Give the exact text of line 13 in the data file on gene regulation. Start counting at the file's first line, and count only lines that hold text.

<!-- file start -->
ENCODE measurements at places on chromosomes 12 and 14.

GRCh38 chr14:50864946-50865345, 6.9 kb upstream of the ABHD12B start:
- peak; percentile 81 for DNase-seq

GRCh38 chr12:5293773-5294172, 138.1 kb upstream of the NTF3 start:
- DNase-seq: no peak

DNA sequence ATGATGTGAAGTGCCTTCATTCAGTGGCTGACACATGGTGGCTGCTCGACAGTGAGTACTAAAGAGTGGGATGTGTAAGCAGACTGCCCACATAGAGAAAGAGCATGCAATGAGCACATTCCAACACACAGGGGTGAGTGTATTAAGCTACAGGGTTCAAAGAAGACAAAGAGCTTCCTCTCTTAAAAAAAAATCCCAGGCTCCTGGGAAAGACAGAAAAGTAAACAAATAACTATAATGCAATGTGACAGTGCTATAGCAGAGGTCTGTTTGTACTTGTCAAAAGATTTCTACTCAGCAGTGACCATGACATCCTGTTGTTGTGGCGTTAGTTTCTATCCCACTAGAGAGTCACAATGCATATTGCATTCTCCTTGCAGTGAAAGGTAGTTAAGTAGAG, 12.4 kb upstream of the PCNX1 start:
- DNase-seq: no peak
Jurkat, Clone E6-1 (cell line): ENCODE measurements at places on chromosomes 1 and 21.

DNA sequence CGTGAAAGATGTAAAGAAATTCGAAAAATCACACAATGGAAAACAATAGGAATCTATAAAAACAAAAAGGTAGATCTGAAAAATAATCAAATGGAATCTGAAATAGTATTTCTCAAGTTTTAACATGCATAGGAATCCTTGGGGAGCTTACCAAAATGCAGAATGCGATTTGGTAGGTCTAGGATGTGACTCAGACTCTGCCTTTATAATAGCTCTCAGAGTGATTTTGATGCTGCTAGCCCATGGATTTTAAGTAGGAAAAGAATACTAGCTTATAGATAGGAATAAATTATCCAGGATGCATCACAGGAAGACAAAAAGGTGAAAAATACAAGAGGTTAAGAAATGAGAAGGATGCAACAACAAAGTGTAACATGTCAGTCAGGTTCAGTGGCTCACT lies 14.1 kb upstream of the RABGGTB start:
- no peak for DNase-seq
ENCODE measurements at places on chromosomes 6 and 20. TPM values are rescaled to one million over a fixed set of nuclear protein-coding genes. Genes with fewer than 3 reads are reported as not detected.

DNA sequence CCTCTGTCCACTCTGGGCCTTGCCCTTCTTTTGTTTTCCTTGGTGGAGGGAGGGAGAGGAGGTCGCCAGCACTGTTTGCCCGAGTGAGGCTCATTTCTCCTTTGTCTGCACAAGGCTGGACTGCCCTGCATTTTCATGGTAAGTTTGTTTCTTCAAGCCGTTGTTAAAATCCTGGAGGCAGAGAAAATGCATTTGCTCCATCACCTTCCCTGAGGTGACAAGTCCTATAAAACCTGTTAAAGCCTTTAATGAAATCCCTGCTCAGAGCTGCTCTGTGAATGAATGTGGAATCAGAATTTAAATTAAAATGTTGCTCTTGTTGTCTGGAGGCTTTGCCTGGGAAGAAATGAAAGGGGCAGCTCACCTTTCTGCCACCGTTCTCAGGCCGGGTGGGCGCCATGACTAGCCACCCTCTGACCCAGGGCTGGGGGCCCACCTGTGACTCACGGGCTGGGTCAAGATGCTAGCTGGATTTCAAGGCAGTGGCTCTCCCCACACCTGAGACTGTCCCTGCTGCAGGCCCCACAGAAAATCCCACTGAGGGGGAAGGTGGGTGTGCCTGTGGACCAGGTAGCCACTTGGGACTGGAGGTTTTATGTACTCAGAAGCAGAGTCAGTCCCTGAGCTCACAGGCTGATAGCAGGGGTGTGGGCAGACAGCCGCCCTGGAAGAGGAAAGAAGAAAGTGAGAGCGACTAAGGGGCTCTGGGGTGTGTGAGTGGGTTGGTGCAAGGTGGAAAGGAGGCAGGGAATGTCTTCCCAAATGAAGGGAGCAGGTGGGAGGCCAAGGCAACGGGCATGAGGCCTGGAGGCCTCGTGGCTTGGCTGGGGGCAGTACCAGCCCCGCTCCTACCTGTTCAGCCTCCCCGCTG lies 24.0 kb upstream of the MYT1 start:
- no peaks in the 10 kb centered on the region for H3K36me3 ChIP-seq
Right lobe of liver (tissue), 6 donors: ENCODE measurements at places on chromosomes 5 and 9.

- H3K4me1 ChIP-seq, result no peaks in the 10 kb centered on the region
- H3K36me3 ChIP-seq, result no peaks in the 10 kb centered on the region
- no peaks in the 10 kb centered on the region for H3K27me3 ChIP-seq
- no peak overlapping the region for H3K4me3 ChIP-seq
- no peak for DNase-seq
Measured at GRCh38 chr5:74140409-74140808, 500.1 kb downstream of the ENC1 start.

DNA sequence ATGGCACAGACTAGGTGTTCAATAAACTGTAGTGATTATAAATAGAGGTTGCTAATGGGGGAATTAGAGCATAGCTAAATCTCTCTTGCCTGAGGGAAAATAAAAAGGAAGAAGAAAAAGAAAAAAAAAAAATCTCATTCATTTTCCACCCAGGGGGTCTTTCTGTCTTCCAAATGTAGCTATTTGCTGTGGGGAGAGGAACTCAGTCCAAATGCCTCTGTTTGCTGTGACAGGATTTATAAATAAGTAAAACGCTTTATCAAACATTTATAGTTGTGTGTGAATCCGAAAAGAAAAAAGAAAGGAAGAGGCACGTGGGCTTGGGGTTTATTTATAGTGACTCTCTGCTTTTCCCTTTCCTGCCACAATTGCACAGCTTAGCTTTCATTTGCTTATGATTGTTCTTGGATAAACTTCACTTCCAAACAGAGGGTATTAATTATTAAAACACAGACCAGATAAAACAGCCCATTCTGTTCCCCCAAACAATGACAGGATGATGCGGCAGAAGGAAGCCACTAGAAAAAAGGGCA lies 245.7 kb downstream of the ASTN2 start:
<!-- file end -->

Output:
- no peaks in the 10 kb centered on the region for H3K36me3 ChIP-seq